Small business owners preparing to abide by the Affordable Care Act were advised Tuesday to use the same approach as they would in eating an elephant.
"Bite off a bit of it at a time," said Steve Eagle, managing partner and an employee benefits consultant with Seacrest Partners.
Eagle laid out the basics of the so-called Obamacare legislation during the Small Business Council SMART Lunch meeting in the Savannah Morning News Auditorium. Eagle's presentation underscored the complexity of the legislation slated to take effect in 2014 and its impact on small businesses.
The bottom line for employers with at least 50 full-time workers, Eagle said, is they must meet a mandate for minimum health care coverage for their employees or face penalties. Each employee's share of the premium cost cannot exceed 9.5 percent of his or her wages to be considered "affordable" under the law.
Small businesses with 49 or fewer employees are exempt from penalties but those that do offer health care benefits will likely face higher costs, although the government will offer tax credits to small businesses with 25 or fewer employees that do provide coverage.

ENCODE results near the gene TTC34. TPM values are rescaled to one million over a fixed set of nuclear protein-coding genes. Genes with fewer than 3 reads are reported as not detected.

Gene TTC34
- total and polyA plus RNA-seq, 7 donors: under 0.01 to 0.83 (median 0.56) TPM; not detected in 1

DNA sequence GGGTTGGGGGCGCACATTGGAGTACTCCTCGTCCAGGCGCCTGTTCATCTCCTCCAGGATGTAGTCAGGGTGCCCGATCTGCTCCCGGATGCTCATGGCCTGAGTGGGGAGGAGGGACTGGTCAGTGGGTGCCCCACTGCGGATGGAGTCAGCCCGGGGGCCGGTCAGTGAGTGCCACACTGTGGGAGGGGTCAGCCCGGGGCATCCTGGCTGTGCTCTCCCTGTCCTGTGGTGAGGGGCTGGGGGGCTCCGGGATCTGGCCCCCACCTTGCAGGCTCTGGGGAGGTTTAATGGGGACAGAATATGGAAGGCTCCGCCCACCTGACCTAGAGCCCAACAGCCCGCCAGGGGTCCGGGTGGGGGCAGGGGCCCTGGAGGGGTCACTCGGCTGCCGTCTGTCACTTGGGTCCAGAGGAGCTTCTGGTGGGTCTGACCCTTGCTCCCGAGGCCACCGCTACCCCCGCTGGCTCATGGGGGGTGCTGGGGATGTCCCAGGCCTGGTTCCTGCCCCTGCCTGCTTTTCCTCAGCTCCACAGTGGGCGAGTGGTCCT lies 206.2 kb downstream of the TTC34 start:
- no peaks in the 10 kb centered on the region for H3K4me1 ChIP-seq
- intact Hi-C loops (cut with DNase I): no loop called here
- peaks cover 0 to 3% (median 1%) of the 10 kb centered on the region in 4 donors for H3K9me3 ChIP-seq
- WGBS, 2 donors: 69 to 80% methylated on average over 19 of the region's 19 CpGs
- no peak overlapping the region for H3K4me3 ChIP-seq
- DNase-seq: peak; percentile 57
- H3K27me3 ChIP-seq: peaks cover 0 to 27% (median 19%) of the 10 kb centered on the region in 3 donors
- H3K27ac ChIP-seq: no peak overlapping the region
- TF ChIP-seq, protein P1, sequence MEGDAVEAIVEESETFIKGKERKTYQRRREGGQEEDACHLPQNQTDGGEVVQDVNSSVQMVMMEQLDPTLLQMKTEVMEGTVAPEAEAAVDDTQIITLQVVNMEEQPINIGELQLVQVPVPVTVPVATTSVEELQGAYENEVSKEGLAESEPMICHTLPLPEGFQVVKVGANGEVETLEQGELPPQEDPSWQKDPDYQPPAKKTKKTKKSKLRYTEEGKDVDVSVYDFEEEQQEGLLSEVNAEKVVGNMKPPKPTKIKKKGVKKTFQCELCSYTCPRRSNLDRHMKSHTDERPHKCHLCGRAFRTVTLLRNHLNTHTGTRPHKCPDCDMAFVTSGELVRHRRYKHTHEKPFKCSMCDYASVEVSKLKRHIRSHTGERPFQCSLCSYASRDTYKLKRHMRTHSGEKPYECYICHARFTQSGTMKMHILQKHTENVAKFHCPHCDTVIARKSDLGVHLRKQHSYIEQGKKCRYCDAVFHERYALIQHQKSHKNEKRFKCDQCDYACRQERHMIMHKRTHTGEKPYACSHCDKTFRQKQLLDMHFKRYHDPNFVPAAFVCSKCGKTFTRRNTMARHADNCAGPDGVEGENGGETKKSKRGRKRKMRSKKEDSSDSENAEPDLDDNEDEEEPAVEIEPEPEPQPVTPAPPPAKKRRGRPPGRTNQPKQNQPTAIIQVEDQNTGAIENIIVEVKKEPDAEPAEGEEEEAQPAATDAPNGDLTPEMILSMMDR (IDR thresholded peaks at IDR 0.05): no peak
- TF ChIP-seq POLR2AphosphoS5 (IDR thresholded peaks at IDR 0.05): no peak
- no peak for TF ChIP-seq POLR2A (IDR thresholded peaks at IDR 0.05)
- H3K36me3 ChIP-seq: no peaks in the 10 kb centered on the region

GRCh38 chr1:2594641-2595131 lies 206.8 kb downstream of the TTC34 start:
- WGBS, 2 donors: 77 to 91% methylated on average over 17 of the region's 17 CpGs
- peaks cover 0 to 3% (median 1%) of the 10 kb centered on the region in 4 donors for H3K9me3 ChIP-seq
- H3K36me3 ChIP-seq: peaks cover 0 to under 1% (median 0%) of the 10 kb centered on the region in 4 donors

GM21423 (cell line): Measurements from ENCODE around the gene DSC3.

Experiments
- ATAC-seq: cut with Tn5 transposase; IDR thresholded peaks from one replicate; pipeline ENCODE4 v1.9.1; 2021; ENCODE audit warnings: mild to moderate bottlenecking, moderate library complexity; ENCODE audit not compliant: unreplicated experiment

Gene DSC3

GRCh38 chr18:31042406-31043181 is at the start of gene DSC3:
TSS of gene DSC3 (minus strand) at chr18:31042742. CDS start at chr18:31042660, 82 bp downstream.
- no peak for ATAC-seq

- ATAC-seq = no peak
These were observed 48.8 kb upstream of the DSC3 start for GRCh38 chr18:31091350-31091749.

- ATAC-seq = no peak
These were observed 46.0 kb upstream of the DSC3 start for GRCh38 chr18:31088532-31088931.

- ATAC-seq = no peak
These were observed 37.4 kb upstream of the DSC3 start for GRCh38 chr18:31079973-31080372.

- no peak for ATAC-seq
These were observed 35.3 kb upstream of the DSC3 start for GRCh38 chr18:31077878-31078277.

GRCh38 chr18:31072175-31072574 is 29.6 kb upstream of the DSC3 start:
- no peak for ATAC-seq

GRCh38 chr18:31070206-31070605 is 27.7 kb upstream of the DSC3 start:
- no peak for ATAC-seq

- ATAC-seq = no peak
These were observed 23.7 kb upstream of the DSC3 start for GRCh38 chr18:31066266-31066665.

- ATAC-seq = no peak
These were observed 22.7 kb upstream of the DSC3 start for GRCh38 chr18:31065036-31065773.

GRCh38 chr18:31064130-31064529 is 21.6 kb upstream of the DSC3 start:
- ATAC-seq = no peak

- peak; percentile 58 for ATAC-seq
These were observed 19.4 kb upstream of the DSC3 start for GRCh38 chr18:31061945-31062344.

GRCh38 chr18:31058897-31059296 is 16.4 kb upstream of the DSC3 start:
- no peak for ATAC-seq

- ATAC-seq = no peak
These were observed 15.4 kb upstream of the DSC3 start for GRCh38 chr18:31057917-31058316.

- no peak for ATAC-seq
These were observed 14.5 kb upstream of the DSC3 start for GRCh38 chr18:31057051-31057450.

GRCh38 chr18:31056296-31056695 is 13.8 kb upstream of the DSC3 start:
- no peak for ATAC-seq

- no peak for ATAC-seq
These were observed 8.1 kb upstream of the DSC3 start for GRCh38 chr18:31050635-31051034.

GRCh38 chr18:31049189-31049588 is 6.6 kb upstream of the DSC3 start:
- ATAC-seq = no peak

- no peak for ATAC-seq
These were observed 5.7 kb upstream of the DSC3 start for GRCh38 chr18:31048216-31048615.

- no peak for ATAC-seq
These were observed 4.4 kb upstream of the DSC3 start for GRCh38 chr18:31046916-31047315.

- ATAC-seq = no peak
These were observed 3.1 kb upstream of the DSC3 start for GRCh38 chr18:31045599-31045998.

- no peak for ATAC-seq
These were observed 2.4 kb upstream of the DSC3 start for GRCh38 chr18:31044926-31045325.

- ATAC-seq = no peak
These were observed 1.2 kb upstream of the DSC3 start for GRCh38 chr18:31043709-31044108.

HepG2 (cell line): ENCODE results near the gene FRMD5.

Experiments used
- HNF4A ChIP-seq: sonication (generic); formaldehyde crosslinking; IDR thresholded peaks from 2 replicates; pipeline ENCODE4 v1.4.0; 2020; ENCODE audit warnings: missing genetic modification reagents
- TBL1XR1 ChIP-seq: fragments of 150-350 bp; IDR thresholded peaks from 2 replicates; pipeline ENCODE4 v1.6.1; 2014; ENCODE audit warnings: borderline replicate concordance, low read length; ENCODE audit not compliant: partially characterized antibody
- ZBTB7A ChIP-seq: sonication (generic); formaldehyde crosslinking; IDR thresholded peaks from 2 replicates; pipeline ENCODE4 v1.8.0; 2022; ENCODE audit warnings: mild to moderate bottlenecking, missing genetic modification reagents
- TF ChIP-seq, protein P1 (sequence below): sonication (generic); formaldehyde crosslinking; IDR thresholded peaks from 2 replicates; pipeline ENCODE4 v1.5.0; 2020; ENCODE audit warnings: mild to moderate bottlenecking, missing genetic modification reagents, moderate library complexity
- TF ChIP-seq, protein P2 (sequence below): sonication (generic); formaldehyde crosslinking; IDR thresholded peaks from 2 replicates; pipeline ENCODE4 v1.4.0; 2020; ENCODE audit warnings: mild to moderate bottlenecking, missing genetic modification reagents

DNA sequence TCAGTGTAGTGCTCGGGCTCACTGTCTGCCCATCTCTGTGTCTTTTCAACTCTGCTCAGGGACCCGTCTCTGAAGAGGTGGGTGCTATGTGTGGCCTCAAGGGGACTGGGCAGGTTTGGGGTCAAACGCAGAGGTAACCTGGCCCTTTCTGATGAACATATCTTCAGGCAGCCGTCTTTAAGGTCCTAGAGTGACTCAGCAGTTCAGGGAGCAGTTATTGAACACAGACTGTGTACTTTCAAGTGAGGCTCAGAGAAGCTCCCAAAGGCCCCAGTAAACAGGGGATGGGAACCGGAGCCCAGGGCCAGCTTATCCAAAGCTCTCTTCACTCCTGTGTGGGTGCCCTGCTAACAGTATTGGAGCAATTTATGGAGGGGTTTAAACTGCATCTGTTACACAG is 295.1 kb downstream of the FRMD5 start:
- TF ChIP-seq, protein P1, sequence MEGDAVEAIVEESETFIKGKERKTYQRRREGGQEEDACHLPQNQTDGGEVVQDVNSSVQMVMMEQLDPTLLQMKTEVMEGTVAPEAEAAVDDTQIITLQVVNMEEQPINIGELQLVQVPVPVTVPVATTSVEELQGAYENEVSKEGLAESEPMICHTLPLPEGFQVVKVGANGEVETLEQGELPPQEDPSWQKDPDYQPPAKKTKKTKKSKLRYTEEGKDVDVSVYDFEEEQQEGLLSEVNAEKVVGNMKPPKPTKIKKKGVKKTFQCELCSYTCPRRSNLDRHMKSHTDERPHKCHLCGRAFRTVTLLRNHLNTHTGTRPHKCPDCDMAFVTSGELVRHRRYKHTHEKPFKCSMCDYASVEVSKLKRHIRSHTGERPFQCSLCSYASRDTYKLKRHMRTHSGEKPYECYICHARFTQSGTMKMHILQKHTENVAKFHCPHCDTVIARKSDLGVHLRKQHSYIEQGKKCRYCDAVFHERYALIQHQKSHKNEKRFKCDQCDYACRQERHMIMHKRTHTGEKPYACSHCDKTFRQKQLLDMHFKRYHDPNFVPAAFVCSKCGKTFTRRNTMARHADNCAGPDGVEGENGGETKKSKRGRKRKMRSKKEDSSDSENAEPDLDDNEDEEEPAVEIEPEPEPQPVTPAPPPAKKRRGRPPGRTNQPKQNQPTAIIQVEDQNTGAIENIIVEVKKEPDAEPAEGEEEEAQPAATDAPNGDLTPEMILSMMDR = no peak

All small businesses will see their tax credit increase to 50 percent in 2014 to help offset the cost of providing insurance.
"To call this health care reform is a misnomer," Eagle said. "It's about mandates, subsidies, penalties and taxes. And it's constantly changing."
Eagle cited a 144-page update to the legislation issued on Dec. 28. The federal insurance exchange, which will be the marketplace for Georgians not covered under employer plans, is still being established. More changes are likely coming, Eagle said.
The choice many small business owners face with the Affordable Care Act is whether to continue to offer health insurance coverage or eliminate the plans and send employees to the federal exchange. For businesses with 50 or more employees, the penalty for not doing so ranges from $2,000 to $3,000 per full-time employee or full-time equivalent.
Those businesses with 25 or fewer employees that pay average annual wages below $50,000 and choose to offer health insurance can qualify for a tax credit of up to 35 percent.
Eagle summed up his advice to small business frankly, saying, "Keep calm, work it off bite by bite and hopefully you won't get hosed."
Distributed by MCT Information Services
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